The central bank of Argentina is not an “alter ego” of the government of that republic. The assets of the former, then, are not assets of the later, subject to seizure by a judgment creditor.
That, the latest landmark ruling in a controversy that has had a lot of them and may have several more, is a setback for NML Capital, the holdout bondholder in the litigation, which arose out of Argentina’s 2001 default.
NML has resembled Inspector Javert, Jean Valjean’s nemesis in Les Misérables, in the zeal with which it has pursued assets that might satisfy its judgment against Argentina in this matter.
The “alter ego” theory aimed at the Banco Central de la Republica Argentina (BCRA) was one of Javert’s more creative moves. BCRA is clearly an “agency or instrumentality of a foreign state” as that phrase is understood in the language of the Foreign Sovereign Immunities Act (FSIA.) But that character as an instrumentality is not good news for NML. That is, rather, the hurdle that NML seeks to overcome.
The reason? The FSLA makes such instrumentalities in the usual case immune from lawsuits in federal courts.
Why isn’t Argentina itself immune? In this case, it isn’t immune because it waived that immunity in the Fiscal Agency Agreement pursuant to which the bonds is question were issued. So, NML sought to get around the sovereign immunity of BCRA by arguing that it and the Republic were one entity, and that one entity was the one that had waived immunity.
Indeed, there are always close relations between a country and its central bank. As to Argentina: in December 2005, four years after the default, president Nestor Kirchner issued two emergency executive decrees that NML has cited in making its case for the alter ego theory. In the first decree, Kirchner said that reserves held by BCRA could “be used for payment of obligations undertaken with international monetary authorities.” In the second decree, the President ordered the Minister of Economy and Production to rake stapes to pay Argentina’s debt to the IMF out of those “unrestricted reserves.” The BCRA did pay the IMF on January 3, 2006.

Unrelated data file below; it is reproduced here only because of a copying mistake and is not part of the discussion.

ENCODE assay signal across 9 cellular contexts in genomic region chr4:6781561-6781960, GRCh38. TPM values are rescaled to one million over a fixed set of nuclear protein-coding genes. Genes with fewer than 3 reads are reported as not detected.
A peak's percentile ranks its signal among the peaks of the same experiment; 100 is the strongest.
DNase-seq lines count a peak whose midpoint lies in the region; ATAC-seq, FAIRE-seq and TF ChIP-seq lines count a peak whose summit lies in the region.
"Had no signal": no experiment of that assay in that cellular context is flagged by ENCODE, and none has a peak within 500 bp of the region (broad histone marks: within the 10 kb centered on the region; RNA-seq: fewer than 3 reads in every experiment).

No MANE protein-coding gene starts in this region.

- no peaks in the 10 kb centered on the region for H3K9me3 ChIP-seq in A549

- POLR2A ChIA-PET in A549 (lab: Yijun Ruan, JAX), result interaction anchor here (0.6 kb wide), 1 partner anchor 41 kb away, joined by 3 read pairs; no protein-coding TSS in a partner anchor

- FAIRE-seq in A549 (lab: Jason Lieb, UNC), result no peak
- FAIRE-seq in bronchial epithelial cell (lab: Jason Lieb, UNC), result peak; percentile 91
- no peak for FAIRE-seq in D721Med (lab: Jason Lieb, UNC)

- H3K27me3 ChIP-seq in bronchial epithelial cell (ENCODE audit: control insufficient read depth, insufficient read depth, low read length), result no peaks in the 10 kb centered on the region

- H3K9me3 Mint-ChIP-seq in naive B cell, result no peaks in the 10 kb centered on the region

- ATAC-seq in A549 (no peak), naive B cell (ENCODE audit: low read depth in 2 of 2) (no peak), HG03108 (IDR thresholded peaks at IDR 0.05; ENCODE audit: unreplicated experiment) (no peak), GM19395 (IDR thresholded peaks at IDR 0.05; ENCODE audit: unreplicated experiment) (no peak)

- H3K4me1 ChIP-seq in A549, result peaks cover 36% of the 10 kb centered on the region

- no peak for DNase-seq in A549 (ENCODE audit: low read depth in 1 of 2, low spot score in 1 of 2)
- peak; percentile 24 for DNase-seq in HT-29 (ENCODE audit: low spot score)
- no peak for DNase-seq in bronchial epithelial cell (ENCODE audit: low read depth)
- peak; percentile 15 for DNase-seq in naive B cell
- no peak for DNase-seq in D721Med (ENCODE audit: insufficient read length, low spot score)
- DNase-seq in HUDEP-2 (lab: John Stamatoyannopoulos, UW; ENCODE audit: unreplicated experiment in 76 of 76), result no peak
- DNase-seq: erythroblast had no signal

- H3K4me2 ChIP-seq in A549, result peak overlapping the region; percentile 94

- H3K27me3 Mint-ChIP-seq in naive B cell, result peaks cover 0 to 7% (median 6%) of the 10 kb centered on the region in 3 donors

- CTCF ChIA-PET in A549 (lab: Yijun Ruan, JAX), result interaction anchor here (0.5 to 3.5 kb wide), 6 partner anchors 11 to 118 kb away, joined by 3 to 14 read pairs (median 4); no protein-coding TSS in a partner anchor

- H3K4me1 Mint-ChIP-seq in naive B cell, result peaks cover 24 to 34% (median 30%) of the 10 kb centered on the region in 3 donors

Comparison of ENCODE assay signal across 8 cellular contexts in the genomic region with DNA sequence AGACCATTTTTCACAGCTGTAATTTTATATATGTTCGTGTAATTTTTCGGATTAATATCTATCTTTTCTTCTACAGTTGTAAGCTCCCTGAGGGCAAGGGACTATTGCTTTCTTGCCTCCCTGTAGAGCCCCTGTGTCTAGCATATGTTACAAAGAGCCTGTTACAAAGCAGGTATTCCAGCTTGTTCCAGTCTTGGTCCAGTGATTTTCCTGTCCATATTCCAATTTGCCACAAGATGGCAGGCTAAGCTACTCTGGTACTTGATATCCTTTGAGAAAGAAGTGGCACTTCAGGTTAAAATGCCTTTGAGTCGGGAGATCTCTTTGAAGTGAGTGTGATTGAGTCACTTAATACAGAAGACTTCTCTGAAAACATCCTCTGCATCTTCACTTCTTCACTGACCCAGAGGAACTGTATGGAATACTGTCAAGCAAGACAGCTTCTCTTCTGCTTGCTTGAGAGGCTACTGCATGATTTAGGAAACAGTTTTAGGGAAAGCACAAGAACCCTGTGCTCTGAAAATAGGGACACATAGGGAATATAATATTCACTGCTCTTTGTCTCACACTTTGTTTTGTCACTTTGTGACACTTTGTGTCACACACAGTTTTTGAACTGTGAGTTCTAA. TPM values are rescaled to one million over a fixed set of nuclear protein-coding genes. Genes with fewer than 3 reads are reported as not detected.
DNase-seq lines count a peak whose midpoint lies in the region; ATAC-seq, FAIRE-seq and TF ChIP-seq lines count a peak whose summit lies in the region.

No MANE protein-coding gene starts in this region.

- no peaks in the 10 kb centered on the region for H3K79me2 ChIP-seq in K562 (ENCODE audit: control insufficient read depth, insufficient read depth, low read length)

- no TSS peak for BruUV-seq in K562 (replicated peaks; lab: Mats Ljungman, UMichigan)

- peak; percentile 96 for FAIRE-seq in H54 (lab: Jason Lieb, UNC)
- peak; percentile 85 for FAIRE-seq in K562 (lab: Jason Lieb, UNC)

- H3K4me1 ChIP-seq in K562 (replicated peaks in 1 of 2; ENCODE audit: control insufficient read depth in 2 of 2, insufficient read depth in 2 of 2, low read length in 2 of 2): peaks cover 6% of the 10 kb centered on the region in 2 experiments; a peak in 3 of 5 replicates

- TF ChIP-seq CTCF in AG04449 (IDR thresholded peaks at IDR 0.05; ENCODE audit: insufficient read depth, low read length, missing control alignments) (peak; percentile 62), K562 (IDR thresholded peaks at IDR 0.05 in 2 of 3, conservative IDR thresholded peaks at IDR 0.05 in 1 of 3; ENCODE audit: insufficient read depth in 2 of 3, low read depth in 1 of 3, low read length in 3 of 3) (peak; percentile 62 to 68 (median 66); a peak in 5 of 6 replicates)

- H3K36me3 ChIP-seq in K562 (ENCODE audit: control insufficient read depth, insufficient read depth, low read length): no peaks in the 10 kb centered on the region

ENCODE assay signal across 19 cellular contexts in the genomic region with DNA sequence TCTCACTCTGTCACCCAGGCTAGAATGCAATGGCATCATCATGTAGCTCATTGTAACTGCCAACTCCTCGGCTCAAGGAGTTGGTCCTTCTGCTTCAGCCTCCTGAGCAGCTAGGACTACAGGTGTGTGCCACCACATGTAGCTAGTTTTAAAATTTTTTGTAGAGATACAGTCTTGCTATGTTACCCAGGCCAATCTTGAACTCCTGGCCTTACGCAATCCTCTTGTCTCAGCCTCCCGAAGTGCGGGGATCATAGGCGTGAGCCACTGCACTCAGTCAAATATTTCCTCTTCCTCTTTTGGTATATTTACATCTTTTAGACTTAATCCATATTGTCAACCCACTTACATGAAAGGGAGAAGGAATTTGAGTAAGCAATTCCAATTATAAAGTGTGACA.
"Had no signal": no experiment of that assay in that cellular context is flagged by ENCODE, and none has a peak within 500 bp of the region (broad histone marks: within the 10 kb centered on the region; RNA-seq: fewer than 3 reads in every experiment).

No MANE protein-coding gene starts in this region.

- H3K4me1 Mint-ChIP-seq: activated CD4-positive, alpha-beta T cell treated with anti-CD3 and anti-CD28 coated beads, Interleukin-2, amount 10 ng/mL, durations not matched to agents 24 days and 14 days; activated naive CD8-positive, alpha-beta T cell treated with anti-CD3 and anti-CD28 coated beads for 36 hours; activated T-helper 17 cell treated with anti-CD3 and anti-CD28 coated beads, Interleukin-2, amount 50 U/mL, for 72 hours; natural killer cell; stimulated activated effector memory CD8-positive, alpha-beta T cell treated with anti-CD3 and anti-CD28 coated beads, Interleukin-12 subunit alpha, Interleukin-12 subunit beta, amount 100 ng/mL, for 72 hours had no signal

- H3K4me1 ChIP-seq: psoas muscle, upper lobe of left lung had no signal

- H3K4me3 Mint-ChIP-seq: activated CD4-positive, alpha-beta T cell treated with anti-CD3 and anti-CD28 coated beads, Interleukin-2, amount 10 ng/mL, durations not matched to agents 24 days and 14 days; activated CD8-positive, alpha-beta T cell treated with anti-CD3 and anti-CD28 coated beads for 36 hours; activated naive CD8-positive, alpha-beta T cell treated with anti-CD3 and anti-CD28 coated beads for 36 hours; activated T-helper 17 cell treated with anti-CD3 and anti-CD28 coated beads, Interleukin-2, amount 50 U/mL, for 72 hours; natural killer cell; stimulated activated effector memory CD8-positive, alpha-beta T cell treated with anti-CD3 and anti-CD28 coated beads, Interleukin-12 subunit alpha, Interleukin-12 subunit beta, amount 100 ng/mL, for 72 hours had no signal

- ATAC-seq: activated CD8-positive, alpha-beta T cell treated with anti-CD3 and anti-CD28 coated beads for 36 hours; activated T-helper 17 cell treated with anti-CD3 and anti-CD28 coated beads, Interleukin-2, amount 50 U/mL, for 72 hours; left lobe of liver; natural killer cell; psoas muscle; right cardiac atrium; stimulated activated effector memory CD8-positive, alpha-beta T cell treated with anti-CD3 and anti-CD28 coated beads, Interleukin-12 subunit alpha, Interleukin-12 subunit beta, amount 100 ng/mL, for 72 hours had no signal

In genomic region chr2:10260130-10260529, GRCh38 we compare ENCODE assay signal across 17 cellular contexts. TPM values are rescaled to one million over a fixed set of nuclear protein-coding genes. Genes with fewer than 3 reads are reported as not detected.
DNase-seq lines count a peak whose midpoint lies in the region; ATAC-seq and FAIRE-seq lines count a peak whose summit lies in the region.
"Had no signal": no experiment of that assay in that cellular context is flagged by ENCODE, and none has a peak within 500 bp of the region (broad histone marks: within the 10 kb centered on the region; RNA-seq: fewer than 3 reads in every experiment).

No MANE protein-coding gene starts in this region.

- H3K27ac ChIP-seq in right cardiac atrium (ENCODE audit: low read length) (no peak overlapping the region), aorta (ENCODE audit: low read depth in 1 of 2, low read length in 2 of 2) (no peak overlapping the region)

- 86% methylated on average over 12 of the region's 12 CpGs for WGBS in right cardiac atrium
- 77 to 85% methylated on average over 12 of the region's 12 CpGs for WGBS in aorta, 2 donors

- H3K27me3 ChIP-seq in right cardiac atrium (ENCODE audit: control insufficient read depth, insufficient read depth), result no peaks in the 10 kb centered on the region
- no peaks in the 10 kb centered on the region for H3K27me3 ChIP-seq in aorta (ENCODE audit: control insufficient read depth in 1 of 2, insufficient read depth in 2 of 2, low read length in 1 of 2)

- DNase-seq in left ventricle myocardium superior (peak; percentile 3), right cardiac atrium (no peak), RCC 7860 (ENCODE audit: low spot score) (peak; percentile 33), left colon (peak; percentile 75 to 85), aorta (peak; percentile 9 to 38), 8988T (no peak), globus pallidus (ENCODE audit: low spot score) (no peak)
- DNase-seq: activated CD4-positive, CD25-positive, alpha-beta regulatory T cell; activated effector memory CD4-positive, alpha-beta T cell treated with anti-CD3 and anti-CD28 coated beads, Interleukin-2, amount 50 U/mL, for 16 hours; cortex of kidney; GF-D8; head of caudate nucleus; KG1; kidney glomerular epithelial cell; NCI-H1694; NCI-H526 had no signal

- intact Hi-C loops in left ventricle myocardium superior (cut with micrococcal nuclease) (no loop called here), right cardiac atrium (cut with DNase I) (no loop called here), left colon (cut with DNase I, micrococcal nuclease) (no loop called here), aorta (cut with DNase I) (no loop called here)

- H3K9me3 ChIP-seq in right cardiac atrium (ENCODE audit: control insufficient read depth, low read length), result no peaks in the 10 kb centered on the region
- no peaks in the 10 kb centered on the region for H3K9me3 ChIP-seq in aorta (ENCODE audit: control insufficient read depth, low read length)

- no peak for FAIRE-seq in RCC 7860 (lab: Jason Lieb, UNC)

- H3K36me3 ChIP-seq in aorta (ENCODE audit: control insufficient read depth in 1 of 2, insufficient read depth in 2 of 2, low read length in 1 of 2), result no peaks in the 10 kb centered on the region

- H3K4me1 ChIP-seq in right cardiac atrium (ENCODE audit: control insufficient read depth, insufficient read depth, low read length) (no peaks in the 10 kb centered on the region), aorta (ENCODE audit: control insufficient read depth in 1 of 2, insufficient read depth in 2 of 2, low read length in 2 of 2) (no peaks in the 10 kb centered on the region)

The plaintiff hedge fund won this point before the district court. Perhaps anticipating that a contrary intuition might prevail on appeal, the district court judge, the Hon. Thomas Griesa, found that there was another good reason to deprive BCRA of its prima facie immunity here: it maintained an account with the Federal Reserve Bank of New York. This constitutes “commercial activity” within the U.S., which under the FSLA would subject it to civil liability and enforcement.
But on August 31st, a three-judge panel of the second circuit said that neither of those arguments carries the day, and BCRA remains within the protection of sovereign immunity.
As to the “alter ego” theory: a plaintiff wishing to make that point has to establish one of two things: either that the non-immune body so extensively controlled the immune body that a relationship of principal and agent existed; or that recognition of the immune body as a separate entity would work a fraud or injustice.
As to the first prong, the plaintiffs have failed, because the government of Argentina doesn’t “interfere in and dictate BCRA’s daily business decisions,” despite its indirect influence and the extraordinary executive orders cited above.
As to the second prong, plaintiffs again have failed, because BCRA’s independent status has not been employed to “block plaintiffs’ enforcement attempts against Argentina itself.”
This leaves us with the “commercial activity” issue; the mere existence of an account with the Federal Reserve Bank is just too slender a reed here. Or, in the more judicious language of the decision, it is “too incidental to the gravamen of plaintiffs’ claim.”
On a related policy issue: the appeals court approvingly quotes from an amicus brief from the U.S. expressing the concern that by creating such a rule, the U.S. courts would create an incentive for many foreign central banks to “withdraw their reserves from the United states and to place them in other countries” with potentially am “immediate and adverse impact on the U.S. economy and the global financial system.”
Javert (who was played by actor Russell Crowe in the 2012 movie after all) is ingenious and will surely come up with another approach.